In one of the last posts you read how we use structural tagging. Here you can find how the whole toolbox of structural tagging works in general. In our project it was mainly used to create an adapted LA model for the mixed layouts. But there is even more potential in it.
Who doesn’t know the problem?
There are several, very different handwritings on one page and it becomes difficult to get consistently good HTR results. This happens most often when a ‘clean’ handwriting has been commented in concept handwriting by another writer. Here is an example:
The real reason for the problem is that HTR has only been executed at the page level so far. This means that you can have one page or several pages read either with one or the other HTR model. But it is not possible to read with two different models, which are adapted to the respective handwritings.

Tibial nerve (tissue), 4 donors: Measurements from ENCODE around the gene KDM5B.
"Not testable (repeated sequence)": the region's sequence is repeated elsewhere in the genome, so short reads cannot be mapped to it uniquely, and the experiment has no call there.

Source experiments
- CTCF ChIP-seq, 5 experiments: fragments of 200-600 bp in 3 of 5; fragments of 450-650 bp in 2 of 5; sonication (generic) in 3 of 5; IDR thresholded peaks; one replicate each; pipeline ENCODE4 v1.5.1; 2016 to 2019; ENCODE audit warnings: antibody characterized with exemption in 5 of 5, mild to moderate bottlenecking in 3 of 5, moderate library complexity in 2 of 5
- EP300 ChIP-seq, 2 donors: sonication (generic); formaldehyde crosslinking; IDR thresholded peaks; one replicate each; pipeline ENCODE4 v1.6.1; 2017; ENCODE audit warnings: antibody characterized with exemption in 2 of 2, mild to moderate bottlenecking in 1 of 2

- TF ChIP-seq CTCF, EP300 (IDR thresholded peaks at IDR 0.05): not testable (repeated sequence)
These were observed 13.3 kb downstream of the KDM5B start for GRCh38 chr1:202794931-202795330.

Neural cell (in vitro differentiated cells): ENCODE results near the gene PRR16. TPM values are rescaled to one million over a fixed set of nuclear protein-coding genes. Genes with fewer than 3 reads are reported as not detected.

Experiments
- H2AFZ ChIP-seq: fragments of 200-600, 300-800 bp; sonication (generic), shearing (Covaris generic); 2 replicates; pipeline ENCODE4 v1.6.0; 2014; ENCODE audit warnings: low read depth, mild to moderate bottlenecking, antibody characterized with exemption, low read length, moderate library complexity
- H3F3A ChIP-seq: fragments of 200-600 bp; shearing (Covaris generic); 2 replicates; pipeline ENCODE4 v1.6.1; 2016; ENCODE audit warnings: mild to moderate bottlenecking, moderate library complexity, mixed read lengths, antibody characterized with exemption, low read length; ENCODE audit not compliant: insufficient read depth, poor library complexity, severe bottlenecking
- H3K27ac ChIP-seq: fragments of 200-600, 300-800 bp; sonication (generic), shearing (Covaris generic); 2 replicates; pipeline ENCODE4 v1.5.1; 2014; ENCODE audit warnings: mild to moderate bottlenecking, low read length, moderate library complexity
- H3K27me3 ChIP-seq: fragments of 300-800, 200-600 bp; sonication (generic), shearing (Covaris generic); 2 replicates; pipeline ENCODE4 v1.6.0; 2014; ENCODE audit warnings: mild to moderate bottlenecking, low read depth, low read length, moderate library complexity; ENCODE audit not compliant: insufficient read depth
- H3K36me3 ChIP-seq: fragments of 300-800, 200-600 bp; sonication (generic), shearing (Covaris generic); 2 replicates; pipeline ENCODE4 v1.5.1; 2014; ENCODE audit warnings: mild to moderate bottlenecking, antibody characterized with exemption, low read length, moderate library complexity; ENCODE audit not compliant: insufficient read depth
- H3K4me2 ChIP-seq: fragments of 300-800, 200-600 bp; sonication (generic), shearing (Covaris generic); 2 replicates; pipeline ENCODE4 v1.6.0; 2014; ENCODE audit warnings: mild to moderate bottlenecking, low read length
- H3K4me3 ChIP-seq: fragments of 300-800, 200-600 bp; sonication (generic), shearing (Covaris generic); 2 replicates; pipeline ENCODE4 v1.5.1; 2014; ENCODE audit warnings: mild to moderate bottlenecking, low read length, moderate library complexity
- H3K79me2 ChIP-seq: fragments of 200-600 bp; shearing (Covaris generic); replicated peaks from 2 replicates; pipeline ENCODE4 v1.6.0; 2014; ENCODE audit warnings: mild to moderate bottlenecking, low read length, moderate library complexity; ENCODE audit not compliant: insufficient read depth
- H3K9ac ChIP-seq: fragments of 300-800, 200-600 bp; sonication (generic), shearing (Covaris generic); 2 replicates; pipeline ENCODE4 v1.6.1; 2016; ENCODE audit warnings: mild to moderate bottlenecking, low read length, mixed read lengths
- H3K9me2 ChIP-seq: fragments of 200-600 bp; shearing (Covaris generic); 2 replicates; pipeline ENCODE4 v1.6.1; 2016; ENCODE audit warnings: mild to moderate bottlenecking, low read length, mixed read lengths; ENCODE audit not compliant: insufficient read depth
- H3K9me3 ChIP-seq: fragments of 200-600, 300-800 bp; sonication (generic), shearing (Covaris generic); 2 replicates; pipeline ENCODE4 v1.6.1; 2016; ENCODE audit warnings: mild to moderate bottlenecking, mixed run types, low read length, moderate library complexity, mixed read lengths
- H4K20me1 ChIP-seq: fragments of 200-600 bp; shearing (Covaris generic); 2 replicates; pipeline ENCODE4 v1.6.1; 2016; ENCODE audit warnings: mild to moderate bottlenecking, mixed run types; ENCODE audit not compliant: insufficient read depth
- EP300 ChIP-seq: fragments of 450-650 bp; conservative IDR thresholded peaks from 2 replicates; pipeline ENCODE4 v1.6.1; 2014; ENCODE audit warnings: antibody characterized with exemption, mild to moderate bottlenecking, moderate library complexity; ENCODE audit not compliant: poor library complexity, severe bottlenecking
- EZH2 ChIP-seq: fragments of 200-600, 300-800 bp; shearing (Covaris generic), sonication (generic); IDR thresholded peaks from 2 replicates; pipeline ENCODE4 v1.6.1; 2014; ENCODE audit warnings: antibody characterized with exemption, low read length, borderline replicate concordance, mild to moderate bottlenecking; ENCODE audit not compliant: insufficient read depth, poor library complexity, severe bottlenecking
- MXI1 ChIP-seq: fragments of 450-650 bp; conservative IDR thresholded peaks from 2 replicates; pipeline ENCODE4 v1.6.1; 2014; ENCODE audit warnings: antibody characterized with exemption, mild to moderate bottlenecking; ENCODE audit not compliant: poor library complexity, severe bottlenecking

Since version 1.10. it is possible to apply HTR models on the level of text regions instead of just assigning them to pages. This allows the contents of individual specific text regions on a page to be read using different HTR models. Structure tagging plays an important role here, for example, in the case of text regions with script styles that differ from the main text. These are tagged with a specific structure tag, to which a special HTR model is then assigned. Reason enough, therefore, to take a closer look at structure tagging.